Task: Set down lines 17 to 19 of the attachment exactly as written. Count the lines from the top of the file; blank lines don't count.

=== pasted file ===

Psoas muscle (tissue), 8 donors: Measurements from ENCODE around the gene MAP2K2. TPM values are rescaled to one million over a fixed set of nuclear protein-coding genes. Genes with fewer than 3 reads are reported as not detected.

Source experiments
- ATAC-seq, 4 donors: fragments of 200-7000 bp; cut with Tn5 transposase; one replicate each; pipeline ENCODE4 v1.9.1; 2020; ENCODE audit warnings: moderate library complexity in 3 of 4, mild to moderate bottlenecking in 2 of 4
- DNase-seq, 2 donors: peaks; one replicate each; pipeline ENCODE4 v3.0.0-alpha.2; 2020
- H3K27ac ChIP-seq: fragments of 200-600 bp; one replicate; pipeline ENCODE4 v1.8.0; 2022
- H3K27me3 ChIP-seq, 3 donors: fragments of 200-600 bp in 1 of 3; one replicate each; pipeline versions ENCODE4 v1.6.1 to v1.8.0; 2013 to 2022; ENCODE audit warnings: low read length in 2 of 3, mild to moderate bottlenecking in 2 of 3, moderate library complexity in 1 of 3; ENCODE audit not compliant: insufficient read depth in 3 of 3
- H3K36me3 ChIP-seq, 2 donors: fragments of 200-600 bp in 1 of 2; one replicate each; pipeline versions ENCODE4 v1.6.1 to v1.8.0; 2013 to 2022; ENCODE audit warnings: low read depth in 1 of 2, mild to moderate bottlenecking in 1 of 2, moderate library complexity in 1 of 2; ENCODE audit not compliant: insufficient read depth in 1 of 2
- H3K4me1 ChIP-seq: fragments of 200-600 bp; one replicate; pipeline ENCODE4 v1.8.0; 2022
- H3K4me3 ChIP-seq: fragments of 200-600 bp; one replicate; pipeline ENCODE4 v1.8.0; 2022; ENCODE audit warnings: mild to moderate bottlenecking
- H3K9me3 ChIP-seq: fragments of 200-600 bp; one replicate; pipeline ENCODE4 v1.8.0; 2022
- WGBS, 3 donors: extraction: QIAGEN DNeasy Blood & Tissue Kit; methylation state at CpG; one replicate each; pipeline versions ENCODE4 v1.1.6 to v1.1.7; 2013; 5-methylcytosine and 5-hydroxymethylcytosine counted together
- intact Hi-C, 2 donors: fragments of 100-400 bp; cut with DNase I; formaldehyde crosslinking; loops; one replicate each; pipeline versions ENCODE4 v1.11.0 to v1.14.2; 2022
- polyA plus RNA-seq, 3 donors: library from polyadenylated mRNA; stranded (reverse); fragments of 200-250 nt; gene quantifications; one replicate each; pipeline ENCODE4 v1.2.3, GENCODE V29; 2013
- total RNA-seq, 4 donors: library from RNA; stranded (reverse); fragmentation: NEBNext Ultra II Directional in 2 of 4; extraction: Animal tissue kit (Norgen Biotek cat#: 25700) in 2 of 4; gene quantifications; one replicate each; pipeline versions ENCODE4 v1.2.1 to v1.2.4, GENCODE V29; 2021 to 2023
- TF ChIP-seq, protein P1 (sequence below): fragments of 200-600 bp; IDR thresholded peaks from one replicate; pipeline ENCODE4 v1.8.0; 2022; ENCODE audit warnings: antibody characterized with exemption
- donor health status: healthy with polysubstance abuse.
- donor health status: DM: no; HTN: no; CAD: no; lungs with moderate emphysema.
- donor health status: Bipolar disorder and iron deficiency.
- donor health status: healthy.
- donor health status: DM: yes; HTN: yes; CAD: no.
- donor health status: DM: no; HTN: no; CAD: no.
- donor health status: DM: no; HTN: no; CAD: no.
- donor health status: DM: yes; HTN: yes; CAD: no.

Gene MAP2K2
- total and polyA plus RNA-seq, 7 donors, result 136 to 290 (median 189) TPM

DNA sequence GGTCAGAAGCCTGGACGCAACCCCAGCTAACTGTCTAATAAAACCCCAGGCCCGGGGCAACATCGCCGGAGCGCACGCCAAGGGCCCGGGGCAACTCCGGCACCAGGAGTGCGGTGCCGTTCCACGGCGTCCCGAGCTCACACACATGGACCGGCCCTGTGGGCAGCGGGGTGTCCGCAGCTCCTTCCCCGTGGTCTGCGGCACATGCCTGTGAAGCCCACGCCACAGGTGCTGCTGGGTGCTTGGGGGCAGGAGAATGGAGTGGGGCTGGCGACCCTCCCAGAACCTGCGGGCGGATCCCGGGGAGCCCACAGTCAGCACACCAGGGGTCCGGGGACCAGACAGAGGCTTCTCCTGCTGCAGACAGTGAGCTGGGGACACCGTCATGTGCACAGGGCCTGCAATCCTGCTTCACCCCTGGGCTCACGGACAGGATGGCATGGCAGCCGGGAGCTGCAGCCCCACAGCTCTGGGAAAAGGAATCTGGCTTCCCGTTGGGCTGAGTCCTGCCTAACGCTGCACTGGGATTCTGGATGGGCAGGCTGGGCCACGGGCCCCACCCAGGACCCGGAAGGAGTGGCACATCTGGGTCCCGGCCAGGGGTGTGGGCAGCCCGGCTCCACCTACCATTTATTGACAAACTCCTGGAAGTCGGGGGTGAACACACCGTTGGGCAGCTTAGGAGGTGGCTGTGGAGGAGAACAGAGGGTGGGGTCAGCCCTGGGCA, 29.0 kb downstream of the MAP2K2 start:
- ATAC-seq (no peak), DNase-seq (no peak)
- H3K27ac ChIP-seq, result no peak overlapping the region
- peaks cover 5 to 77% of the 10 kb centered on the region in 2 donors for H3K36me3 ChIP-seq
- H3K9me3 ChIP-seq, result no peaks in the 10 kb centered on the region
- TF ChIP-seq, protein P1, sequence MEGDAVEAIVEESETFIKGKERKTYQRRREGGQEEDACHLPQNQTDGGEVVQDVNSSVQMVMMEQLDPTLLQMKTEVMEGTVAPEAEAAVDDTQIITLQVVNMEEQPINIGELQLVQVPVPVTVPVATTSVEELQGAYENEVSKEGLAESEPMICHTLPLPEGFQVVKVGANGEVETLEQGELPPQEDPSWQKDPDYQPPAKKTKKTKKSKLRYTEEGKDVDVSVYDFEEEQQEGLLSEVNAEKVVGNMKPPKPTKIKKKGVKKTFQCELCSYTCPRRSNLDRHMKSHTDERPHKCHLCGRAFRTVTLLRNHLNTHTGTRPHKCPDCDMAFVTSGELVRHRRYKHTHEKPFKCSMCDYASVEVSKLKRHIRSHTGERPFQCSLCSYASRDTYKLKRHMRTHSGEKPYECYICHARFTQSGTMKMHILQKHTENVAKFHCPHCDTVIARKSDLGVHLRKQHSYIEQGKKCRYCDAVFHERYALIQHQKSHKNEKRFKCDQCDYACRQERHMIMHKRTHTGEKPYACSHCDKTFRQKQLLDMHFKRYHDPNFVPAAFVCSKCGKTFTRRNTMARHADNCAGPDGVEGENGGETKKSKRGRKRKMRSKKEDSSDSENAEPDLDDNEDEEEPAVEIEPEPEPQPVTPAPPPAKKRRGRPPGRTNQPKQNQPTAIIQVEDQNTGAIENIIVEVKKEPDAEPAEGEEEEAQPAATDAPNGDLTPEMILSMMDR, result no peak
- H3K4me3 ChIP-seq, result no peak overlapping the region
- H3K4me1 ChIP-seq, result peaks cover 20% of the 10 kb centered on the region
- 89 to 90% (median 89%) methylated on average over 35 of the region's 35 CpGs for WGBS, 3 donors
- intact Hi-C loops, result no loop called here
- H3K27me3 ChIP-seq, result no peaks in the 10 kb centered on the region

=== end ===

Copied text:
- donor health status: DM: no; HTN: no; CAD: no; lungs with moderate emphysema.
- donor health status: Bipolar disorder and iron deficiency.
- donor health status: healthy.